Modified DR650 Brake Pedal

The crash demonstrated that the brake (foot) pedal was vulnerable during a drop. The bike went down and skidded on it’s right side – the brake pedal was pushed hard into the right hand crankcase, leaving a deep scratch. Had the pedal hit pavement, a root, or been hung-up by thick grass, I think the pedal could have perforated the right crankcase cover and compromised the oil supply. As was, I had a brake pedal that would not function. We had enough tools with us to pull the pedal out away from under the crankcase and allow me to use it on the limp back to camp.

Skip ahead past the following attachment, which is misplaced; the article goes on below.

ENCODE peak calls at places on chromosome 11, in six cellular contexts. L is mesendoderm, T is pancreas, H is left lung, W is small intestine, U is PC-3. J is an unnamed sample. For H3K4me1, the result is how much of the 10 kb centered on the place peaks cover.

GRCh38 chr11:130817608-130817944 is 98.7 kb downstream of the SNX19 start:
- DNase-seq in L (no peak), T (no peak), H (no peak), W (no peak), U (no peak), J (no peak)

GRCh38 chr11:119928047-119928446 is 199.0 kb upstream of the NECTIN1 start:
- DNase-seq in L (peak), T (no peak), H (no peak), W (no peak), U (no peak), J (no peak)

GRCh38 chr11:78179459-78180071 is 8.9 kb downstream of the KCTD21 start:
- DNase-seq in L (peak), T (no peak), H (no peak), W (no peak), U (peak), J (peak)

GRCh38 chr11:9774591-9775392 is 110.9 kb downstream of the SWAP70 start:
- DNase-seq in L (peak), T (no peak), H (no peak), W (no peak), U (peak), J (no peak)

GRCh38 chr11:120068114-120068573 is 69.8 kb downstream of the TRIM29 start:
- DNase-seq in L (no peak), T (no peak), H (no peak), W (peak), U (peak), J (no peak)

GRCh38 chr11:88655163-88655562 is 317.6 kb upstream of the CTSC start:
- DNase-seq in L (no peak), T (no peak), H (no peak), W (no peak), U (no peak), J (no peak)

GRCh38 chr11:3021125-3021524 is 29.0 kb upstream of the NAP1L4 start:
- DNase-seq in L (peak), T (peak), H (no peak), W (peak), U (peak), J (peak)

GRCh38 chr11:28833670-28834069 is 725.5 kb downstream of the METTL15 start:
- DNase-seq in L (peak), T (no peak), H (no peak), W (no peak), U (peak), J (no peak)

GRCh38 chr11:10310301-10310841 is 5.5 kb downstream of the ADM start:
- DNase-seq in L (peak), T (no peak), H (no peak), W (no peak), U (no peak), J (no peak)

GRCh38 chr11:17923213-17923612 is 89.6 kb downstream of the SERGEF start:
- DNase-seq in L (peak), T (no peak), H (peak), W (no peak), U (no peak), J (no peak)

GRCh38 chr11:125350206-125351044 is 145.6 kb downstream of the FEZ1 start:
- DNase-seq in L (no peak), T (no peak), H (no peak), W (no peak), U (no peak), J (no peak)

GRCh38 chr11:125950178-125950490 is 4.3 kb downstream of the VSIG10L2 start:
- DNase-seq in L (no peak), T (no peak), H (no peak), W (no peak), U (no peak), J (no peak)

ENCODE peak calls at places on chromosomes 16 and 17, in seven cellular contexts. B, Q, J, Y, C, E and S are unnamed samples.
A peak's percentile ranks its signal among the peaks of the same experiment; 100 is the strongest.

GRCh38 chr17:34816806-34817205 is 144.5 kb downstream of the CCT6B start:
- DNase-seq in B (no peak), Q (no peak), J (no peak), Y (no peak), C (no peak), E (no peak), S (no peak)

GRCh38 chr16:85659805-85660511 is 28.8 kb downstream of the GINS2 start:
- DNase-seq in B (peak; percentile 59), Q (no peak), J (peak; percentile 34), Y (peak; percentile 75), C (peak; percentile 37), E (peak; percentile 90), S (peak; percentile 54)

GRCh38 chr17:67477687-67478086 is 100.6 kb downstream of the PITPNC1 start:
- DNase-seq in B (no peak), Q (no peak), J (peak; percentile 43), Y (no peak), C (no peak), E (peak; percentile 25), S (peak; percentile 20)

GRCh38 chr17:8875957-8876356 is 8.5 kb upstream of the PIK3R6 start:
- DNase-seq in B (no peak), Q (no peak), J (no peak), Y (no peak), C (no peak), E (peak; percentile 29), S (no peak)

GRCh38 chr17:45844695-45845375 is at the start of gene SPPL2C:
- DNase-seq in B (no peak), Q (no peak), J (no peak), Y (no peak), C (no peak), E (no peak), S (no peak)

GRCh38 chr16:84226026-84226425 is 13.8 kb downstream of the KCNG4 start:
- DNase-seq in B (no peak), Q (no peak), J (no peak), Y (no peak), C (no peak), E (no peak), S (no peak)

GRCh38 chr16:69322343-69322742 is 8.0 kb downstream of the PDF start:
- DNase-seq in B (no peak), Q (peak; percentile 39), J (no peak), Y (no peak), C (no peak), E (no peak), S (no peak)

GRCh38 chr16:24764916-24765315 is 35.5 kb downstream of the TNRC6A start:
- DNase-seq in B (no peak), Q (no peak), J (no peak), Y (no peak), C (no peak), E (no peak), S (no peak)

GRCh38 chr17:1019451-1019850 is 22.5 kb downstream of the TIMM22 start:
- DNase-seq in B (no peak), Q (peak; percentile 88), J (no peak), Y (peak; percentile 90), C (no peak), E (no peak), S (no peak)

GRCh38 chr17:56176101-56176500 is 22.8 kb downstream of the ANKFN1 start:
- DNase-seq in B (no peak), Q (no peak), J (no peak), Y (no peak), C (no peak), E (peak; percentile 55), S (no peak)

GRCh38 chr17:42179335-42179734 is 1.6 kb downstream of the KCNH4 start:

The permanent fix for me was to inspect the stock case cover and determine the scratch was not a threat to long-term oil containment and to add one of the strong Stainless Steel covers available from ProCycle to the crankcase so that would never happen again. I also sourced a folding pedal from an 80’s model XR350 Honda and grafted the toe pad to a new Suzuki DR650 pedal (mine was trashed beyond service). I positioned the foot pad such that it would fold at a 45 degree angle – deflecting in either an upward (fall) or backward (forward impact), or both.

I would also add a lanyard cable between the aftermarket skidplate and the brake pedal. This lanyard serves to prevent limbs, brush, and roots from getting jammed between the frame and brake pedal and to limit the amount of travel in the event of a slide.